But only a day earlier, Turkey (ostensibly a NATO member) and its emboldened new ally Russia (an American rival) endorsed a plan to push Syrian Kurdish fighters out of the newly created security zone.
How does letting Turkey and Russia control territory that only a month ago was held by American-backed Kurdish fighters advance their long-term interests or American national security? How does upending U.S. foreign policy by permitting Moscow and Tehran to expand their influence in the Arab Middle East strengthen U.S. security?
Moreover, how permanent is the "permanent" cease-fire Trump announced Wednesday? Even Trump acknowledged that the word "permanent" was "questionable." So the president has lifted sanctions against Turkey before it's clear that the cease-fire will hold, and surely long before there is a permanent political settlement between the Kurds and Turkey.
Trump also asserted that Kurdish Gen. Mazloum Abdi had assured him that the Islamic State fighters whom his formerly American-backed forces were holding would remain in captivity. But as he was speaking, America's top envoy to Syria was telling Congress that as many as 100 ISIS fighters had already escaped, and that Washington had little clue about where they were.
Trump said that a "small number" of U.S. soldiers would help safeguard Syrian oil facilities. How they would do that without the aid of now-alienated Kurdish forces is also unclear – even as Trump's top general in the Mideast was saying that the president would withdraw them all in a few months.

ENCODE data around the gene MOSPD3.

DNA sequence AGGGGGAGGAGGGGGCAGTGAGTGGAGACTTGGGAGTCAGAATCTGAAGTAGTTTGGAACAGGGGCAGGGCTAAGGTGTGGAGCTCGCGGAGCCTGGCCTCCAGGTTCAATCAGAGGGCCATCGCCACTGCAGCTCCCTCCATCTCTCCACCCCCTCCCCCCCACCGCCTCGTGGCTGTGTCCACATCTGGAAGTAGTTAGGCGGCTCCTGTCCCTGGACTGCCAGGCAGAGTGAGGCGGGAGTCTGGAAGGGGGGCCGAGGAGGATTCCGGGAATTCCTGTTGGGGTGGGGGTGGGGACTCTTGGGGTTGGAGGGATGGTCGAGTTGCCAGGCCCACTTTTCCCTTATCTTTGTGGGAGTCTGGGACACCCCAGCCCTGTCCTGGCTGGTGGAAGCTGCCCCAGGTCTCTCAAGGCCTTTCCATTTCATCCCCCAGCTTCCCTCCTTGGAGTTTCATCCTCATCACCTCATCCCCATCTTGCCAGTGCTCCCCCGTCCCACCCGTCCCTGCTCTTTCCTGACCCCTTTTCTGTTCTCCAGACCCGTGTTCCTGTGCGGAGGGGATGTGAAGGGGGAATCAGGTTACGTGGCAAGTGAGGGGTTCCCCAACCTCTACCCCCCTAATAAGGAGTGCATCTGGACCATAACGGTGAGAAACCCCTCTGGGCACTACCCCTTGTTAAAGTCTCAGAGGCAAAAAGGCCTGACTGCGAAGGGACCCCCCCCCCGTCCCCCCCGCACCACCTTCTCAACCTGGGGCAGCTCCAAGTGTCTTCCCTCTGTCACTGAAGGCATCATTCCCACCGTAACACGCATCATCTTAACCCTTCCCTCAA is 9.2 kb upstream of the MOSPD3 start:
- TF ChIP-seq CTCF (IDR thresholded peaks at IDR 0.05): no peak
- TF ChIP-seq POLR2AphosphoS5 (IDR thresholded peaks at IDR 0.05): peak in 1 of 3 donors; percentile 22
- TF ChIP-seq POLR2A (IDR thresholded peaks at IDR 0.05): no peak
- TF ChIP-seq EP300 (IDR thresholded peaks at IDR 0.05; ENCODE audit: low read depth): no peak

"We are getting out," Trump said Wednesday, further muddying his earlier pronouncement about the fate of troop deployments in the Middle East. But the president made that claim after having sent 3,500 more troops to Saudi Arabia, part of the 14,000 additional troops he has sent to the Persian Gulf to counter Iranian attacks and provocations since May.
At any given time, The New York Times reports, the U.S. has between 45,000 and 65,000 troops in the Middle East. Are they all coming home? And if so, how is this not a dangerous replay of President Barack Obama's disastrous decision to withdraw U.S. forces from Iraq, which enabled ISIS to seize territory the size of Great Britain?
Americans are understandably weary of Middle Eastern wars and U.S. troops abroad. But it is the presence of 78,000 American troops in South Korea and Japan that has helped stabilize that vital region and prevent another war in the Korean peninsula.
In Europe, it is the presence of some 35,000 U.S. troops – 4,500 of whom Trump's administration deployed in the past year – that has helped deter Russian aggression.
As a result of what Trump called his "great American victory" Wednesday, President Bashar Assad of Syria is now stronger. Russian President Vladimir Putin is stronger. Turkey is now working with Russia to patrol Syria's border.
America is viewed as an untrustworthy partner by the Kurds, who helped destroy ISIS, for which Trump claims credit. Thanks to him, escaped Islamist militants can scheme and dream of restoring their caliphate and attacking New York again.